Iraqi youth watch the news of Islamic State leader Abu Bakr al-Baghdadi death, in Najaf, Iraq October 27, 2019. (Photo/Agencies)
The reported demise of Islamic State's elusive leader Abu Bakr al-Baghdadi provides impetus for the international community to jointly root out terrorist forces in the Middle East.
Baghdadi killed himself by detonating a suicide vest as a U.S. special operations raid into northwest Syria aimed to capture him, United States Defense Secretary Mark Esper said on Sunday. Russia has expressed doubts that Baghdadi was killed.
China has always advocated the international community to jointly crack down on terrorism by addressing both its symptoms and roots, Foreign Ministry spokesman Geng Shuang said on Monday.
Geng said at a daily news conference that China is paying close attention to the development.
Terrorism is a common enemy of the international community and China itself has been a victim of terror, Geng said, adding that the country has always opposed terrorism in all forms and actively participates in the global fight against it.
He called on the international community to enhance cooperation and make efforts to eliminate terrorist breeding grounds.
Zou Zhiqiang, a researcher at Shanghai International Studies University's Middle East Studies Institute, said it requires both global and regional cooperation to counter terrorism. But the current level of cooperation is not enough as global powers still differ with each other in their Middle East policies and support different groups for their own interests, leaving terrorism able to find room to grow bigger.
"Years of efforts have greatly reduced the power of organized terror groups, and indeed it will take some time and effort for IS to form a powerful team with a new leader. This is the progress anti-terror actions in the Middle East, especially in Syria, has made," Zou said.
Baghdadi led the notorious terrorist group since 2010.
Li Wei, a researcher at the China Institutes of Contemporary International Relations, said Baghdadi's death would definitely dampen internal morale and create a leadership struggle within IS.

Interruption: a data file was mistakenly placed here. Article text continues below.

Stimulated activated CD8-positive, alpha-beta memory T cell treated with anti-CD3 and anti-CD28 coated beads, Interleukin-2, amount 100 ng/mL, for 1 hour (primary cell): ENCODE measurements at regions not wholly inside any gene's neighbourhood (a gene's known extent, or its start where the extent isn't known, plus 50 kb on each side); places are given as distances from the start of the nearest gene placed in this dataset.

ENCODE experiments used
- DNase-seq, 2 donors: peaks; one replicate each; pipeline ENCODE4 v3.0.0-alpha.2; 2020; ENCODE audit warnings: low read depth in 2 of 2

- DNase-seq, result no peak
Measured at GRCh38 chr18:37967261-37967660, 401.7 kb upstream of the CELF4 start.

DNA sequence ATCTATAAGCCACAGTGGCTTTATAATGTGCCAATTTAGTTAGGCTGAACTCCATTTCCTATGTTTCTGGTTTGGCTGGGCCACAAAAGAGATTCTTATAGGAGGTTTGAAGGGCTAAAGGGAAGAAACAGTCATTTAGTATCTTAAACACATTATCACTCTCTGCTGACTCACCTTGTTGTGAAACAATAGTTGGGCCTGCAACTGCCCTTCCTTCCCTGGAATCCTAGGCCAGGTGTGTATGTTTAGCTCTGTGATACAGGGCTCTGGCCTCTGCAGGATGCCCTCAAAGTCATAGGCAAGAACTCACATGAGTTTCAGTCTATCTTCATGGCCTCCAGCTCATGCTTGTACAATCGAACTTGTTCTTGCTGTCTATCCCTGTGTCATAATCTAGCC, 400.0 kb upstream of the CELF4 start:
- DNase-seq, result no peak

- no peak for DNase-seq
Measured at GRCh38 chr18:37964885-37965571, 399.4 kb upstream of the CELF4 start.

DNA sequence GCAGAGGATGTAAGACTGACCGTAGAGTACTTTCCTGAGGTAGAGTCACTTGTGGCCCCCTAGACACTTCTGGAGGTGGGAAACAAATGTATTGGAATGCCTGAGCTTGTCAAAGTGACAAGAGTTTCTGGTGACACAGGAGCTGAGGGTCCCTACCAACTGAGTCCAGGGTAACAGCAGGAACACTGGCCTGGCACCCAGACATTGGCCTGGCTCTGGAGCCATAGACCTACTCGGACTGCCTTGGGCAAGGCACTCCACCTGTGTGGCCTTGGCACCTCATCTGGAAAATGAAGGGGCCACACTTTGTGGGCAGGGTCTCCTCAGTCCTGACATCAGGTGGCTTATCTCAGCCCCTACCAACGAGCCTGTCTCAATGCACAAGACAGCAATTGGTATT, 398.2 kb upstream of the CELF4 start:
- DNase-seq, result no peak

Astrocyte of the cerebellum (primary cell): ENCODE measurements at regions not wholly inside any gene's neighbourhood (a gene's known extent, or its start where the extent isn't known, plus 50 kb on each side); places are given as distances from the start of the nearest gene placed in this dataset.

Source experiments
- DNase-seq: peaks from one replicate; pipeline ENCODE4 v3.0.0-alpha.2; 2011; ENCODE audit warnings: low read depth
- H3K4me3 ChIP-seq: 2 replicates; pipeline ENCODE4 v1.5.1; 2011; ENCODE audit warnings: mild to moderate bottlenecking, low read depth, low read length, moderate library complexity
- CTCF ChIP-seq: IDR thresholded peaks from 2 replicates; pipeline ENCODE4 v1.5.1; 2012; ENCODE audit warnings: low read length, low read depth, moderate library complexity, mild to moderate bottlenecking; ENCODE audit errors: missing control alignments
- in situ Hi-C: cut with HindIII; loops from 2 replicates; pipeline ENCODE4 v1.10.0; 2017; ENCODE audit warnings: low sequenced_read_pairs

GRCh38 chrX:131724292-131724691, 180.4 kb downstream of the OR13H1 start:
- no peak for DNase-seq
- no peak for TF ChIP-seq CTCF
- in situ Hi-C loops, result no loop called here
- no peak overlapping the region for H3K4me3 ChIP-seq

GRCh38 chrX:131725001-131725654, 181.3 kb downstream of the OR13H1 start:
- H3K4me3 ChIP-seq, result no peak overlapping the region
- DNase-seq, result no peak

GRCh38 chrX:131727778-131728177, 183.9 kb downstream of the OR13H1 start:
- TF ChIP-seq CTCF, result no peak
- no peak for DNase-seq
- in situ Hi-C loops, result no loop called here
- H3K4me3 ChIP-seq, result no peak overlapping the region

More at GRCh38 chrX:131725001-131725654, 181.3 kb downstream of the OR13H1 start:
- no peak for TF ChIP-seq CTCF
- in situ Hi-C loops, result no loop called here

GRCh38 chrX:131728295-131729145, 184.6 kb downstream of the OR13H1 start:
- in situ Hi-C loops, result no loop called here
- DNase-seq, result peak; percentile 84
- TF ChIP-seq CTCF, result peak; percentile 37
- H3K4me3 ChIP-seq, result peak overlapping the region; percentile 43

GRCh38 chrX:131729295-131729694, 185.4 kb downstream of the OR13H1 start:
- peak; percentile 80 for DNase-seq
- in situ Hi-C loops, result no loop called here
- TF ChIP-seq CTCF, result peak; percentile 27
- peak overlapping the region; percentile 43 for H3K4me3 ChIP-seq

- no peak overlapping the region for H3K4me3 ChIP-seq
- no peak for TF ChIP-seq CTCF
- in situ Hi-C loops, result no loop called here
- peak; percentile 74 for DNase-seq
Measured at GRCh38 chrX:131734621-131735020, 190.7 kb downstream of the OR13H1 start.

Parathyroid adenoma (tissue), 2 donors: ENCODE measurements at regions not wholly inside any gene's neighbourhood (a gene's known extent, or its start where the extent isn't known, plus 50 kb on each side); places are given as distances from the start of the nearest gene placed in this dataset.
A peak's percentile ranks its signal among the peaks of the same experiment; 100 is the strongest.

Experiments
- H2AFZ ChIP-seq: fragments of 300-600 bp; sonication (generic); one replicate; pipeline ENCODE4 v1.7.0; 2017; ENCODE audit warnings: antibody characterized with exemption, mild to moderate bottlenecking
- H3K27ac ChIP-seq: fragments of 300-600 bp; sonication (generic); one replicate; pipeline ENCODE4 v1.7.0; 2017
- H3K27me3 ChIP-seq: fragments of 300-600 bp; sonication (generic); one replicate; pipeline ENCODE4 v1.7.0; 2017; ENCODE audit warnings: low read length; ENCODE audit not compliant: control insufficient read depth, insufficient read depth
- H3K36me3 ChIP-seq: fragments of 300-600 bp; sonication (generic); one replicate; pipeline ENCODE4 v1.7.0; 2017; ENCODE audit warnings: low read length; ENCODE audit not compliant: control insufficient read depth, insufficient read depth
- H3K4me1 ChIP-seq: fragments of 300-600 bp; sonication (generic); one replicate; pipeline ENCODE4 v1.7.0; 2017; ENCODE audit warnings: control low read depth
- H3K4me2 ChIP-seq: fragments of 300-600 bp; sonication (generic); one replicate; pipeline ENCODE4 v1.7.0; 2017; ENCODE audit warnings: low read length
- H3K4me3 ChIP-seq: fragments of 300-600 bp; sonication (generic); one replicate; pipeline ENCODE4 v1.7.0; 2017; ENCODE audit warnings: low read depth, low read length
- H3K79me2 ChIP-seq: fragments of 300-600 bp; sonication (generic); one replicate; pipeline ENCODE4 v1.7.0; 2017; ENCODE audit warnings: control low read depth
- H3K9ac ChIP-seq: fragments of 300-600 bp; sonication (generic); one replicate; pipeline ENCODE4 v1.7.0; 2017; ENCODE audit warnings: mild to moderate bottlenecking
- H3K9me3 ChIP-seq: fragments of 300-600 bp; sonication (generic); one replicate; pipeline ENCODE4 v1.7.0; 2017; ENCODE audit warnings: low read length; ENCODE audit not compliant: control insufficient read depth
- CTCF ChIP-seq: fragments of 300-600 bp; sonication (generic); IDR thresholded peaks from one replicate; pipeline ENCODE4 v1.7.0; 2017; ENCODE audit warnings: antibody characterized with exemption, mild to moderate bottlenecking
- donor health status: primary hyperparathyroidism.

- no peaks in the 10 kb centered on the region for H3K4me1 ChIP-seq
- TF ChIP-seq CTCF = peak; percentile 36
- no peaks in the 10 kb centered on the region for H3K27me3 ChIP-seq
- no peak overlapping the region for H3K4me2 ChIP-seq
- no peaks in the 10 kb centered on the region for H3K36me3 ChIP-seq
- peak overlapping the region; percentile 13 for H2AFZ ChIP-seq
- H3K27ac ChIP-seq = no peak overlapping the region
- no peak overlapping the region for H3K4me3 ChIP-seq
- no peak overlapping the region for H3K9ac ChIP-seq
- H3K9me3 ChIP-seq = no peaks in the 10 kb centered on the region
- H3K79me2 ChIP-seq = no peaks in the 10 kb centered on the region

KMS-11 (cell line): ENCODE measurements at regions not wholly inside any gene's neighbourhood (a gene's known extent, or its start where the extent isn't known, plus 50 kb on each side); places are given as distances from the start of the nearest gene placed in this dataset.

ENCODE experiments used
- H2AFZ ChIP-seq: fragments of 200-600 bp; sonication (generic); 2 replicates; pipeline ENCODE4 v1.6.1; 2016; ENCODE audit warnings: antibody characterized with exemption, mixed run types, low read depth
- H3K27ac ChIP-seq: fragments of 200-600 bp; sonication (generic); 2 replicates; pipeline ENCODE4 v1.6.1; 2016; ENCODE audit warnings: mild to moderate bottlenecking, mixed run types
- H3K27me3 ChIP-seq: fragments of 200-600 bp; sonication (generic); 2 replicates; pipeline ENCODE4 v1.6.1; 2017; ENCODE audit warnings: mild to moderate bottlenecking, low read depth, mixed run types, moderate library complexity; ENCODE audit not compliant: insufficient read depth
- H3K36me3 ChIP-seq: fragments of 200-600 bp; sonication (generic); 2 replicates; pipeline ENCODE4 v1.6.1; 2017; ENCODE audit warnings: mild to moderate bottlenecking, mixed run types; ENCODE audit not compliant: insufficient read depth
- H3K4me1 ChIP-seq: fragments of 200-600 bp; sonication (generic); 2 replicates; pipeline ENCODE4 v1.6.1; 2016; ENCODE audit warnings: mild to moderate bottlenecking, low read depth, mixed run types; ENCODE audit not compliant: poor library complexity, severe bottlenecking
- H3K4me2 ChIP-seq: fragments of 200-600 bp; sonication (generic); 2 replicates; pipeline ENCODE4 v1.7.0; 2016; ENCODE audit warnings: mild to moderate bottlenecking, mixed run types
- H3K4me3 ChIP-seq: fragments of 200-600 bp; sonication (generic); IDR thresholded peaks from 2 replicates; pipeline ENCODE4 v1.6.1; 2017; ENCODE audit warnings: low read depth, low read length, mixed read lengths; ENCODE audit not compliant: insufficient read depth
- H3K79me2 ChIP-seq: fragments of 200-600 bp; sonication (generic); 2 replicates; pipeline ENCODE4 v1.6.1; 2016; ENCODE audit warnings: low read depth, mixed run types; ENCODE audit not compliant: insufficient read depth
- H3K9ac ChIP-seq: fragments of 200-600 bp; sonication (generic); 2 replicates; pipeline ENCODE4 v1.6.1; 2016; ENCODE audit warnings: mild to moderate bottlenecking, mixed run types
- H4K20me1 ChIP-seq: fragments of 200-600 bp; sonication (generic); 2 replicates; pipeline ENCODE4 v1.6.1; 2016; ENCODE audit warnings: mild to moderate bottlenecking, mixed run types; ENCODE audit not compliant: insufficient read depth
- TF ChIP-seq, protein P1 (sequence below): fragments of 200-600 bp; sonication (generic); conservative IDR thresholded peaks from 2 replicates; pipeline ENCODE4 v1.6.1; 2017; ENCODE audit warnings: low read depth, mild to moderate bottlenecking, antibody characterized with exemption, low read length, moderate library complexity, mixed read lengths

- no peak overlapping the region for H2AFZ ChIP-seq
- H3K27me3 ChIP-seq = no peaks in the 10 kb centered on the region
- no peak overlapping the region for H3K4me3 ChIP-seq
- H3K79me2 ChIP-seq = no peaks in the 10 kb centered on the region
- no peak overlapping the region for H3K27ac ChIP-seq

"But we should also keep in mind that IS may have been long considering the layout of a post-Baghdadi era, especially as there was information of Baghdadi suffering from several health issues," Li said.
He said the good news should not result in a great celebration but should serve as a reminder to the international community of the need to develop a response to any future terror attacks.
Li said IS still has relatively strong military strength. "In the short term, the international security situation could even deteriorate as the terrorist group may initiate retaliatory action. The frequency of terrorist attacks may see a certain rebound in some countries."
Zou, the international studies researcher, added the possibility of the rise of new terrorist organizations cannot be ruled out considering the changing situation in Syria and neighboring regions.
Defense officials in Iraq and Afghanistan who study IS and have watched its movements say the group is growing in power and numbers outside of Syria.
ISIS-Khorasan, its affiliate in Afghanistan, is expanding into other countries, including Pakistan, Tajikistan, Iran, India, Bangladesh and Indonesia.
Zou added that outside military intervention has become an increasingly important factor affecting the stability of Middle East countries.
"Some countries use anti-terror as their banner to achieve their own goals, especially when multiple forces compete in an intervention. The competition may result in complex outcomes that no one wants to see, such as the rise of terrorism."
Ultimately, Middle Eastern countries have to face their challenges and problems by themselves, with all foreign forces withdrawing from the area in order to preserve regional stability.
"But ironically, it is not for Middle Eastern countries to decide whether foreign troops should stay or not," Zou said.
He added that powers interfering in the region will not give up their presence and positions easily.